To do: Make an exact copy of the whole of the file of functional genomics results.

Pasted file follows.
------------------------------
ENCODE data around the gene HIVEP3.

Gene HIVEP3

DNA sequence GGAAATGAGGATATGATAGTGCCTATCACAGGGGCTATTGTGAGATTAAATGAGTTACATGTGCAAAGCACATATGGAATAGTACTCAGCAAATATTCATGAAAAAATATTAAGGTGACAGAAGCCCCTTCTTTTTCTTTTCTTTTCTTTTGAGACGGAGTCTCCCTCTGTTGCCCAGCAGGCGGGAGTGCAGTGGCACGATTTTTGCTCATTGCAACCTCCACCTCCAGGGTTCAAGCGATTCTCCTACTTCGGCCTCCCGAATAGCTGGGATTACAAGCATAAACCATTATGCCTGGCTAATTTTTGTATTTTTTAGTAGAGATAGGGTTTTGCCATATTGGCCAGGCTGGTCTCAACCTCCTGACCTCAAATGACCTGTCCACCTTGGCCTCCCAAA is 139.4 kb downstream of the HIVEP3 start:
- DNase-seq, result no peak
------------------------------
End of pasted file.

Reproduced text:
ENCODE data around the gene HIVEP3.

Gene HIVEP3

DNA sequence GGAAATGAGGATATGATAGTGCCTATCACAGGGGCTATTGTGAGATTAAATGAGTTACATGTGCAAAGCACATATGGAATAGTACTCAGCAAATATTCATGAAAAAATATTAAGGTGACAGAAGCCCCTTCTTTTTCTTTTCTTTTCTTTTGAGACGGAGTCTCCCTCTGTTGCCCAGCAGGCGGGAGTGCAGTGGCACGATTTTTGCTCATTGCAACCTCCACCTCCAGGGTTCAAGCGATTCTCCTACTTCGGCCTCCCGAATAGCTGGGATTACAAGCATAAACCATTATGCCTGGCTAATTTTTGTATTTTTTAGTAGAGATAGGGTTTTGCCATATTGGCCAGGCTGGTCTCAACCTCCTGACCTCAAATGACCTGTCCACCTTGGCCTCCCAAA is 139.4 kb downstream of the HIVEP3 start:
- DNase-seq, result no peak